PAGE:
Tuesday, February 8, 2011

Zimbabwe debt arrears hit USD 4.8 billion

PTI 03:02 PM,Feb 07,2011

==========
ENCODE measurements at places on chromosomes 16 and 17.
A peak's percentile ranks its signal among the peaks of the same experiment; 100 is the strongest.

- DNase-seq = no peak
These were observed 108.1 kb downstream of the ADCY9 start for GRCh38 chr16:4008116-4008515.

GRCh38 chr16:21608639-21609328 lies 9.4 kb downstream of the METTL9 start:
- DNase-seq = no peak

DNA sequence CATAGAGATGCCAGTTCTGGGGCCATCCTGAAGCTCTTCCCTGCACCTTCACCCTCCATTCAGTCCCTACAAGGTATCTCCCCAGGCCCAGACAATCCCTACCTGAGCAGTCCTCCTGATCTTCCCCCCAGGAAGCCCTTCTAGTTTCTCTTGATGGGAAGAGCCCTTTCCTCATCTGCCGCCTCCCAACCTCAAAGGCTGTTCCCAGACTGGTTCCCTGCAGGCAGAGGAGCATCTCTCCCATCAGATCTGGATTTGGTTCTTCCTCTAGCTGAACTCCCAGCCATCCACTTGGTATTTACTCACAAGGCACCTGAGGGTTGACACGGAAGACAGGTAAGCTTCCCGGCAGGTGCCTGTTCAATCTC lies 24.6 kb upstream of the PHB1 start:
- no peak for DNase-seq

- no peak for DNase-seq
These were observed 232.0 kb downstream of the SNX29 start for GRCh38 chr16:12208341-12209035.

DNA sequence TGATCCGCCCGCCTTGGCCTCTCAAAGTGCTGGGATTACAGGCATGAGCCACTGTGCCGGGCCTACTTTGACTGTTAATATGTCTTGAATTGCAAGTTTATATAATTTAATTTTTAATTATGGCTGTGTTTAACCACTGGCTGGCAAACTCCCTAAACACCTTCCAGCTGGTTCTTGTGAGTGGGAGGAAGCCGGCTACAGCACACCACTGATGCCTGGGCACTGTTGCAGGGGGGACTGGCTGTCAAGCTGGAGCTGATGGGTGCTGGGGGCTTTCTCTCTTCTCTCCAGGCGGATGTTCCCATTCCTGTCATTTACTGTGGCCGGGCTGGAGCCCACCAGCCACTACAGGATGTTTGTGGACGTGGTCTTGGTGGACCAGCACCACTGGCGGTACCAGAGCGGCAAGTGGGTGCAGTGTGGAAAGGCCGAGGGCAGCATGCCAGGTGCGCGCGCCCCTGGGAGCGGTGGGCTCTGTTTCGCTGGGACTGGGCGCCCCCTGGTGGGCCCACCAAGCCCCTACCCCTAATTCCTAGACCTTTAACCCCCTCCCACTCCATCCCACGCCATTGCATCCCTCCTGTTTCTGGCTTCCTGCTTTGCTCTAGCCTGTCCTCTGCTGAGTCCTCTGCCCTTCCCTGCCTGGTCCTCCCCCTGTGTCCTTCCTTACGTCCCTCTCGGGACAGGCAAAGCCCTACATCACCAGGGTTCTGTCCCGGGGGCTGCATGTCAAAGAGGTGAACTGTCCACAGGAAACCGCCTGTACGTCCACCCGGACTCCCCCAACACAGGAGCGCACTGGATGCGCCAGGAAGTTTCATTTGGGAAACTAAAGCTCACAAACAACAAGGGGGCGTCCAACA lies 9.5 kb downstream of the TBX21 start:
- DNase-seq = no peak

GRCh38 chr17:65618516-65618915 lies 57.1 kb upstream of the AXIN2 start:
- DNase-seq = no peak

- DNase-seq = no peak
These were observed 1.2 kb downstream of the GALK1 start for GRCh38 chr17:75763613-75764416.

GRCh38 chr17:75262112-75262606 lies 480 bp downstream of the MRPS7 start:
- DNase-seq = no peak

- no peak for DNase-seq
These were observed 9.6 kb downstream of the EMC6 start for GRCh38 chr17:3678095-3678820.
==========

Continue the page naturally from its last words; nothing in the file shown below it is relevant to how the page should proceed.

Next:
Harare, Feb 7 (ZIMONLINE) Zimbabwe's foreign debt stood at more than USD 6.9 billion at the end of 2010 while the country has fallen behind on its payments to external creditors to the tune of USD 4.8 billion, according to latest data from the central bank. Reserve Bank of Zimbabwe (RBZ) governor Gideon Gono said the southern African country's total external debt stock amounted to USD 6,929 million as at Dec 31, 2010, representing 103 per cent of GDP. This is way above the international debt sustainability benchmark of 60 percent. "The bulk of the country's external debt is owed to multilateral creditors which account for 36 percent of the country's total debt," Gono said. Bilateral and commercial creditors are owed 33 percent and 31 percent, respectively. Central government was the largest debtor at 57 percent while parastatals and the private sector owed 35 percent and 8 percent, respectively. The ballooning arrears on the external debt have prevented multilateral creditors such as the International Monetary Fund and the World Bank from extending new loans to Zimbabwe, demanding that the country clears the outstanding balances first before becoming eligible for further financial support. Harare owes close to USD 1 billion in arrears to the IMF, World Bank and African Development Bank. Economists and the IMF have contended that the only way Harare could pull itself out of its current debt trap is through international debt forgiveness. An IMF staff paper published last July said Zimbabwe was in debt distress and warned that neither the right economic policies nor its mineral wealth could immediately resolve the country's large debt problem. IMF staff estimate that Zimbabwe's foreign debt is projected to reach 151 per cent of GDP by 2015, with 104 pe rcent of GDP in arrears. To win debt relief Zimbabwe would need to improve ties with the international community and qualify for a global scheme for heavily indebted poor countries that would lead to debt cancellation after a two-year economic programme. Zimbabwe has struggled to win donor support despite the formation of a coalition government last year while private capital inflows have fallen over concerns about a government plan to force foreign-owned firms to sell majority shares to locals. ZIMONLINE

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